The OT, NT, and Psalm are read from the lectern and we say “thanks be to God.” But for the reading of the Gospel, we carry the book (we have a large Bible) to the center of the congregation. All the people take a posture of respect (most stand) and face the book and reader. The reading begins with “This is the Holy Gospel of our Lord Jesus Christ according to Matthew [or whichever Gospel it is]” and all the people say, “Glory to you, Lord Christ.” Then the reading takes place, ending with, “This is the Gospel of the Lord” and all the people say, “Praise to you, Lord Christ.” As the book is brought back to the lectern, we all sing an Alleluia chorus.

All of that marks the Gospels as more important than the rest of scripture (and enacts the incarnation – in Christ, God comes among us). The idea of the superiority of Jesus is one of the main points that this passage makes. As Christians, we look first to Jesus, the thing we are most certain about and who most fully reveals God. It is through Christ that we must understand the rest of our holy book.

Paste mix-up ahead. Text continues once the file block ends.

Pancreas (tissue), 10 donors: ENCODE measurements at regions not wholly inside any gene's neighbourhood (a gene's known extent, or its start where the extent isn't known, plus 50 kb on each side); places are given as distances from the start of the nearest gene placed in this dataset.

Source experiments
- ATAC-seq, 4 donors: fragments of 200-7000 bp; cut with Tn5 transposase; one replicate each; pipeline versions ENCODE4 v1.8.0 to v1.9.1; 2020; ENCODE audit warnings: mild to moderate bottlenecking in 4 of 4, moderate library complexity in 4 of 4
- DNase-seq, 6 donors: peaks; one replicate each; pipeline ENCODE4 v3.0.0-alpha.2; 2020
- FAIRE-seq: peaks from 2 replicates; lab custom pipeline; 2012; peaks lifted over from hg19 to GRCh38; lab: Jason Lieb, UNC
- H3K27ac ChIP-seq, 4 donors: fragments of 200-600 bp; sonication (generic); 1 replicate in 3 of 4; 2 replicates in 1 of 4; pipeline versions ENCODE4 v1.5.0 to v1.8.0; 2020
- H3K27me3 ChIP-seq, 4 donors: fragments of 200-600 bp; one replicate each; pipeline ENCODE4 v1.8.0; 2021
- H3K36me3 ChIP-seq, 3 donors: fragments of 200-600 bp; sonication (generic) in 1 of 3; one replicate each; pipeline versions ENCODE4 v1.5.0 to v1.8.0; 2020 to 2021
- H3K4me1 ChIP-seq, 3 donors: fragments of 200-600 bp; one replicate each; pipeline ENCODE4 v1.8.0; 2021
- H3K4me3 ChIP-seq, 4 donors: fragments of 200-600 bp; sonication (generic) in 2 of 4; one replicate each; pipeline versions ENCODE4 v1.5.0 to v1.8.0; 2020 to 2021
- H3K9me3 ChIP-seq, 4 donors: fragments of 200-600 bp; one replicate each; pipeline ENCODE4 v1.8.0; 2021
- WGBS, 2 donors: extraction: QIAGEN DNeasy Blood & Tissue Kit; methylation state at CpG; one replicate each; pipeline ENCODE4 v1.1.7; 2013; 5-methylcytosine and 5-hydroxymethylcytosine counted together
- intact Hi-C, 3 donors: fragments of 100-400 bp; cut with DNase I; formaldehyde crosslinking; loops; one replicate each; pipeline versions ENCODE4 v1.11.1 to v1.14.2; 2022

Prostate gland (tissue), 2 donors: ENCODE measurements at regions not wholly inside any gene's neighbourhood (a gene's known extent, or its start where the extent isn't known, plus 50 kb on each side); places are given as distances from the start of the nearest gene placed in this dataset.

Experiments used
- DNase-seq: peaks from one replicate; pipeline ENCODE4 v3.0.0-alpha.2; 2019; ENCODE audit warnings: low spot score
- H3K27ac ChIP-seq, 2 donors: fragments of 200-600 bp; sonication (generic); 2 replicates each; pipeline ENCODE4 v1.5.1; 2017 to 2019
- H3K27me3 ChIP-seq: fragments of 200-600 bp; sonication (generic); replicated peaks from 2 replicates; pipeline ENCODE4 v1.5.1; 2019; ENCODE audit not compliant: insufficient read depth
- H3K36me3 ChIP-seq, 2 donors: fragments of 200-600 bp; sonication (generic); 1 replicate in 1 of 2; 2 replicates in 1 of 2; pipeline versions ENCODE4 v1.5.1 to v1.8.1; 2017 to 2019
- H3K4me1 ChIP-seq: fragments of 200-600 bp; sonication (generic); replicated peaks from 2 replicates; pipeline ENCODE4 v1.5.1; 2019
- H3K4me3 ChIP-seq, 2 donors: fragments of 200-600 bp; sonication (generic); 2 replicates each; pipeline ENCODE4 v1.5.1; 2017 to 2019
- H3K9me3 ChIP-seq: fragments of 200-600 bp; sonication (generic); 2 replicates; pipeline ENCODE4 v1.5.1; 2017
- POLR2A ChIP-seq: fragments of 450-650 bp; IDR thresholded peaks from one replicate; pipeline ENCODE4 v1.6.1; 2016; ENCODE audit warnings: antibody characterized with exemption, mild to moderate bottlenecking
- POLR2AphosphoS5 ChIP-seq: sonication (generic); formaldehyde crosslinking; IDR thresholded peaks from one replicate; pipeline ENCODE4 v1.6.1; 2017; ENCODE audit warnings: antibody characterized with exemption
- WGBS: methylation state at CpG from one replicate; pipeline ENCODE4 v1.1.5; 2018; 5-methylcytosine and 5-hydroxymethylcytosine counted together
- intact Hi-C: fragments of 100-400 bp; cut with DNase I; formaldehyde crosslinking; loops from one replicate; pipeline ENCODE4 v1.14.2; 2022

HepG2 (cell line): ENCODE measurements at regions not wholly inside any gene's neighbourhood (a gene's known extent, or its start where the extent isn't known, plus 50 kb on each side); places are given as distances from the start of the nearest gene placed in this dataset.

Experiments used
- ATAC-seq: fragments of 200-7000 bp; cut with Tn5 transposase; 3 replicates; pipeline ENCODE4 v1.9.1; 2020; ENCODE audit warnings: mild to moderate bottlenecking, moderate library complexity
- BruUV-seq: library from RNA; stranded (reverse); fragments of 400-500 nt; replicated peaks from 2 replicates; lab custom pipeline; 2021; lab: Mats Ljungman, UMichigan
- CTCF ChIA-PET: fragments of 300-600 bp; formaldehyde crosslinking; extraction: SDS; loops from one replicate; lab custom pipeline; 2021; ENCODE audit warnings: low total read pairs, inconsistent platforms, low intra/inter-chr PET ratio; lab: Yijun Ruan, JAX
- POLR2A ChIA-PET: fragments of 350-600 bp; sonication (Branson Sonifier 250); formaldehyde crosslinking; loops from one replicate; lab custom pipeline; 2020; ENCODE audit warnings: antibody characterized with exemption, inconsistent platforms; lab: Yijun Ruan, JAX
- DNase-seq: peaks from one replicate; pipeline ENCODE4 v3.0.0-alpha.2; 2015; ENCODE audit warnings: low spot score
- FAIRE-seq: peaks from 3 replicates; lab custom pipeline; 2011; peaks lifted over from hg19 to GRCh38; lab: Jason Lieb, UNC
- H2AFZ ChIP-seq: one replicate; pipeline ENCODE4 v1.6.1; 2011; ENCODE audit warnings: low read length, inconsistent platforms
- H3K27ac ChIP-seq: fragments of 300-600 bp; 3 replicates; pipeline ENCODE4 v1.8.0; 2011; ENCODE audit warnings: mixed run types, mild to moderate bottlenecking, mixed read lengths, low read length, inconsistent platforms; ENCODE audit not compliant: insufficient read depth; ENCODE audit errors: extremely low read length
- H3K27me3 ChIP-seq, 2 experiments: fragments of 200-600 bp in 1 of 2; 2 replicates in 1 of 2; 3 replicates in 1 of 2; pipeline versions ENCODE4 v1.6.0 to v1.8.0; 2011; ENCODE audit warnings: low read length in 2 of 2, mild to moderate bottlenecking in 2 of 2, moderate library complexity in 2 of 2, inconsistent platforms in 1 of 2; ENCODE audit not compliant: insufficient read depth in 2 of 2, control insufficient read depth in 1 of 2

The Most Important Passage

I assume we might disagree about this, but I think that Matthew 5-7 is the most important passage in the Bible. I’d narrow that down even more and say that Matthew 5:43-48 is the most important part of the Sermon on the Mount.

In this short passage four important things happen: (1) Jesus reinterprets an important love command, (2) Jesus gives a powerful description of God, (3) Jesus describes the defining characteristic of Christ-followers, and (4) Jesus commands us to be like God: perfect, complete, or holy.

First the reinterpretation. “You have heard that it was said, ‘You must love your neighbor and hate your enemy.’ But I say to you….” First of all, Leveticus 19:18 does NOT say “hate your enemy.” However, that passage in Leviticus is certainly about loving YOUR PEOPLE (not “others”). To quote, “You must not take revenge nor hold a grudge against any of your people; instead, you must love your neighbor as yourself; I am the Lord.” The readers of this passage were, apparently, quick to point out the phrase “against any of your people.” The love commanded by God, so it seems, was to love your own – your own tribe, your own country, your own party, whatever. Your own. Which means that we are free to “hate your enemy.”